Even in February, as long as we have ground we can walk on (and not tromping through deep snow) we can still get some photos and measurements. When we’re dreaming, we don’t always think in terms of how that dream may fit into a practical timeframe.

Contractors must have ideas and photos now to start scheduling their crews for the spring and summer. If they don’t have your ideas early, your project may not get going until late fall or even 2016. That builds frustration, and nobody likes to wait. It’s first-come, first-served in building.

Doing our job to facilitate them doing theirs means work gets started as soon as possible. So get accurate measurements and plans soon. That may mean waiting a bit to buy plants.

Take photos. Clip ideas, or better yet, photocopy desired garden features. Check with City Engineer Reed Schwartzkopf’s office at City Hall to make sure what you are planning is permitted. The alley way, right of way, sidewalk, boulevard and setbacks all play roles in where certain additions can go.

If a hard-scape is on the docket, check to make certain the contractor is licensed and bonded. If the contractor is not licensed in Jamestown and not insured, and something is damaged or even a crew worker injured, you as homeowner are liable.

Yes, a homeowner can do his or her own work. Part of the pleasure of working in your yard is the satisfaction of doing it yourself.

At this time of year deciduous trees allow a sight-point to areas beyond the summer view. Ask yourself now if that sight line is what you want, and if not, how you could change it to make a winter view more appealing to you.

Gardening is a year-round love. Summer is beautified by sounds of birds and the brilliance of annuals. But winter is frequently neglected. Look around town to see plants and garden additions that hold snow. If you like that look, it might be something to add to your own space.

Concrete sculptures make lovely additions. My own preference is Japanese style, using evergreens, lanterns and rocks. But other western garden appointments are gorgeous as well.

Traditional British hedge and French parterre gardens hold a place in my heart as well. So too, do cottage gardens. The practicality of a deck or patio, an outbuilding or gazebo not only looks good, but serves a functional need as well. They catch and hold snow. Any of those additions could make a huge difference on how next winter “feels” when viewed from indoors.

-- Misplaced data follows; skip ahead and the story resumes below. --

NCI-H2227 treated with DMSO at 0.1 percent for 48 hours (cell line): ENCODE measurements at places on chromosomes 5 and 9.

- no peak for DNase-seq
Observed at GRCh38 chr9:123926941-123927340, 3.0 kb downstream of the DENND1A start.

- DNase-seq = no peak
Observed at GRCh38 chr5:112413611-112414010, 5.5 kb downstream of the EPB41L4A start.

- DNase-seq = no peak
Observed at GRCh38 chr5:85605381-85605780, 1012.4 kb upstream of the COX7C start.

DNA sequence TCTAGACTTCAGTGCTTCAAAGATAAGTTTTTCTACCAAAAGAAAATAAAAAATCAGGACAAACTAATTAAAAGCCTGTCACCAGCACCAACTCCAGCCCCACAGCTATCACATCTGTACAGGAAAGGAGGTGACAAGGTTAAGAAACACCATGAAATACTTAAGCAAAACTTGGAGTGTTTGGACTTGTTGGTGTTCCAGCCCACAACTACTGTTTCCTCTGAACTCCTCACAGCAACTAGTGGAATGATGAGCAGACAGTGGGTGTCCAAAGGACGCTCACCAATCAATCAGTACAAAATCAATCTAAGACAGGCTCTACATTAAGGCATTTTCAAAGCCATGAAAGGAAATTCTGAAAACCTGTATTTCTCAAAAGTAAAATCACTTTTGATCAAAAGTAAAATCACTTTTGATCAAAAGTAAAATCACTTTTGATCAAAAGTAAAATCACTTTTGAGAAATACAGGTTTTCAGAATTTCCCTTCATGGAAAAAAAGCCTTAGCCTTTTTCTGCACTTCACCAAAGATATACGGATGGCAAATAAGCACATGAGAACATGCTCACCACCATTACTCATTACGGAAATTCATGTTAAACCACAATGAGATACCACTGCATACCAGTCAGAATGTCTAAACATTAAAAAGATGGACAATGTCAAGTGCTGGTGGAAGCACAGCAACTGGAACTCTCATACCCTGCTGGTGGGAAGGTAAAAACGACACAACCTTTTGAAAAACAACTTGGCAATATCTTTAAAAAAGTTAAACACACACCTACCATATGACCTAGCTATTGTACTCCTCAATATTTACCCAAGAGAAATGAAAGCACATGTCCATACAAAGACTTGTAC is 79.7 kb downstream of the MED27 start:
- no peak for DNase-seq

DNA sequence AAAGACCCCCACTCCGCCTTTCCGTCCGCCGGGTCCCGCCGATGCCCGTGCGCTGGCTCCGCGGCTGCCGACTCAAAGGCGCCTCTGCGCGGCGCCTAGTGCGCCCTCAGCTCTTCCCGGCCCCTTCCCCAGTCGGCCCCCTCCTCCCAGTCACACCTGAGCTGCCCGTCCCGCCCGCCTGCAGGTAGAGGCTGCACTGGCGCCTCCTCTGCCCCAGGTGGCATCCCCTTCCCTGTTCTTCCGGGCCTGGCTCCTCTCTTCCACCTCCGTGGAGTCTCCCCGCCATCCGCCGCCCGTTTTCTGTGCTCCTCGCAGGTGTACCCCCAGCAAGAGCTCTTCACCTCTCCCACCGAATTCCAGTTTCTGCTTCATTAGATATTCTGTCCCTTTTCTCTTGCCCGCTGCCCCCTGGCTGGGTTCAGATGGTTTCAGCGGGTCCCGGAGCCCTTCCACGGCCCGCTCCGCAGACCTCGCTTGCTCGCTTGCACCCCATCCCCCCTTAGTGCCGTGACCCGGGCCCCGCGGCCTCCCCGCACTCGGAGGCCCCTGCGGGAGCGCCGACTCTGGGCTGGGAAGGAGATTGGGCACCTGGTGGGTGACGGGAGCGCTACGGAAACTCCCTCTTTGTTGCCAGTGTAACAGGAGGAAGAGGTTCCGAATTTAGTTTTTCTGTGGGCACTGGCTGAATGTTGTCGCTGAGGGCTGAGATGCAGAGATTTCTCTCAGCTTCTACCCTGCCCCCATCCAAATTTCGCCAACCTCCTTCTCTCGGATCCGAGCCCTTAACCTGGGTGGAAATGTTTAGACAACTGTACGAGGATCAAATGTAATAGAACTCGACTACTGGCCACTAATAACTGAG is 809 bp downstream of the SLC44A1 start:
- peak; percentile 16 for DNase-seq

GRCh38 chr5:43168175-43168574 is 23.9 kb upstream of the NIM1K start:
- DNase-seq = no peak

Take a photo of the view out the window. How could you change that view to make it more pleasing covered in snow? Planning now and contacting contractors may be the answer to next year’s winter garden.

If anyone has an item for this column, please send to Sharon Cox, PO Box 1559, Jamestown, ND 58402-1559.

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Low Country Home and Garden Show this weekend

SAVANNAH, Ga. (WJCL) — The Fifteenth Annual Low Country Home and Garden Show is this weekend at the Savannah Trade and Convention Center. Tickets are only $8 and military and kids under 17 get in free.

The Low Country Home and Garden Show runs Friday, Feb. 6 from 2 p.m. to 7 p.m., Saturday, Feb. 7 from 10 a.m. to 7 p.m. and Sunday, Feb. 8 from 11 a.m. to 5 p.m.

You’ll find more than 4K square feet of DIY seminars, gardens, landscapes, counter tops, cabinets, home security, stunning interior design and home improvement displays as they walk the aisles of booths and exhibits at the Savannah International Trade and Convention Center.  This year, guests can meet the celebrity guest, John Gidding, star of HGTV’s Curb Appeal and Designed to Sell and ask him questions during his seminars.

There’s even a Home Improvement Alley, a kitchen feature by The Remodeling Depot and gardening seminars by the Coastal Georgia Botanical Gardens.  There are  great tips for making the most out of your outdoor living space with landscape lighting, landscaping, hardscapes, spas and more.  To supplement the home and garden features, try some gourmet treats or shop for something special for your loved ones at the Art, Gift and Gourmet area.  For the kiddies there’s a Kid’s Workshops by Lowe’s.